contribution in this area.
Most recently — just last month, in fact — a commitment was
made at the First Ministers’ Conference to revamp and coordinate
federal and provincial programs. We hope to have agreements in
place on work assistance programs by April of this year.
The Scott Task Force Report on disability issues was released in
October of 1996. In response, my colleague, the Minister of Human
Resources Development (HRDC), the Honourable Pierre Pettigrew,
has taken a number of initiatives over the past year to address
its recommendations. For example:
– The federal government has introduced the Opportunity Fund to
support employment-related efforts by persons with disabilities.
– It has committed 12 million dollars per year to support the
work of non-profit groups, including those that represent or work
with this target group of workers.
– In addition, HRDC will continue with ongoing consultations to
ensure that its programs, services and policies meet the needs of
persons with disabilities.
While there have been improvements in work site accessibility and
acceptance, statistics continue to show that persons with
disabilities are still under-represented in the workplaces across
this country. That is because these workers are stopped in their
tracks by a series of barriers, many of them related to
accessibility and accommodation.
And when this happens, the community as a whole loses — loses
the skills, talents, expertise and energy that persons with
disabilities are ready and eager to contribute to our economy.
With increased competition and globalized trade, we can ill
afford to ignore such an important pool of talent — a pool of
talent that, given a chance and a workplace that can accommodate
it, can compete on an equal basis with any worker.
The federal Employment Equity Act, for which I have
responsibility as Minister of Labour, was strengthened in 1996.
There are a few key elements of the new Act that I want to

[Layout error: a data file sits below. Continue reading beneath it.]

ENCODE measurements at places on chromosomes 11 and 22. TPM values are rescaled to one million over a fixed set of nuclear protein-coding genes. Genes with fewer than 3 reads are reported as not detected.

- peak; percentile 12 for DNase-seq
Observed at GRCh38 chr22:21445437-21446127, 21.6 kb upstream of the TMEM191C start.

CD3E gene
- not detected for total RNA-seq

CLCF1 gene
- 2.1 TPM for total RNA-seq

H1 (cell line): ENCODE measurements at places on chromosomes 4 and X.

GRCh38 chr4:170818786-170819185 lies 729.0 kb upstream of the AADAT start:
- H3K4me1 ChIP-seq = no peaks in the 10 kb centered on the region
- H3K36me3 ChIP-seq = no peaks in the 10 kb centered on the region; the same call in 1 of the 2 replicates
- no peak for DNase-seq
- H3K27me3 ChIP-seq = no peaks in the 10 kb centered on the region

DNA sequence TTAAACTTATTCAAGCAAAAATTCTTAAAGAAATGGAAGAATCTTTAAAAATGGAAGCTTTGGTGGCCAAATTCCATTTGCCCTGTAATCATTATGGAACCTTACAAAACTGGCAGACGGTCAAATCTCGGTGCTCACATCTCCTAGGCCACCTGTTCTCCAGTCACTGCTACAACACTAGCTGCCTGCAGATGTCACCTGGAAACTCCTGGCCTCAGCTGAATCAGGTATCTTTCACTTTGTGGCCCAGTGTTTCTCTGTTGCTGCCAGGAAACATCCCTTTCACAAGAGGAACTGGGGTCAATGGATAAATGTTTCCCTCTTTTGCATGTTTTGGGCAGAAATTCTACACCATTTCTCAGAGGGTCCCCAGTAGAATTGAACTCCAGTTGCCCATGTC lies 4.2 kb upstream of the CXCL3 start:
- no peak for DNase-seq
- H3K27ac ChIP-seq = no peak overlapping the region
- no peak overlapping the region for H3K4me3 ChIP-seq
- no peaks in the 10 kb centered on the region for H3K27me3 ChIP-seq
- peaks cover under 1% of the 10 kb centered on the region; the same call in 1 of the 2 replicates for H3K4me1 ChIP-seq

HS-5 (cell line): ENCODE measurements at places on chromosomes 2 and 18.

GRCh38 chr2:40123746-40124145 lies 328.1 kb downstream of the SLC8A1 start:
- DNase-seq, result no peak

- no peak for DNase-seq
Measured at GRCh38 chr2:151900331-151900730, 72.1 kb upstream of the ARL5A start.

The original Act of the previous decade set out the principles of
inclusion, fairness and equal access to employment opportunities.
The new legislation builds on employers’ obligations, and
provides a mandate to the Canadian Human Rights Commission to
ensure employers are fulfilling these obligations. Also, its
provisions have been extended to include the federal public
Under the new Act, employers are required to identify and
eliminate barriers to employment for four designated groups:
persons with disabilities, women, Aboriginal peoples, and members
of visible minorities. Employers must also take decisive measures
in the direction of a representative work force.
Employers will be expected to develop and implement equity plans,
with clearly stated goals for hiring and promoting qualified
members of the four designated groups. And the plans must present
positive policies to address under-representation — including
With the legislative ground rules now firmly in place, we must
bring together the creative ideas and tools that will help
persons with disabilities realize their full potential in the
world of work.
Over the next two days, you will be presented with a wealth of
information on the legal, social, economic and legislative
aspects of workplace accommodation. I urge each of you to share
your successes and your failures, so that we can all learn from
You’ll have a chance to discuss practical strategies for
eliminating barriers to accommodation, in a way that increases
representation, productivity and the corporate bottom line.
In 1986, Canada received international acclaim when it became the
first country to introduce employment equity legislation covering
four designated groups. A decade later, we know and can be proud
that the strengthened Employment Equity Act is in accord with the
international trends we helped to set in motion. We know that
legislation alone will not be enough to get the job done.
Continuing progress will depend on policies and behaviours that
go well beyond the Act, and on the development of ever-stronger
partnerships, particularly among the groups that are represented
at this symposium.
At its simplest, employment equity is about making sure that
everyone has an equal chance to compete on a level playing field.
Its application benefits not just individual workers, but society
as a whole. A workplace that fully responds to the concerns of
all its employees — regardless of gender, heritage, or
disability — is both more productive and competitive. And a
workplace that reflects the diversity of its population inherits
the strengths found in such diversity.
In the months ahead, we intend to work with you to increase
public awareness, and to continue strengthening the partnerships
that will make workplace accommodation a success. In closing, I
would like to thank all of you for your interest and acknowledge
the contributions of sponsors from both the public and private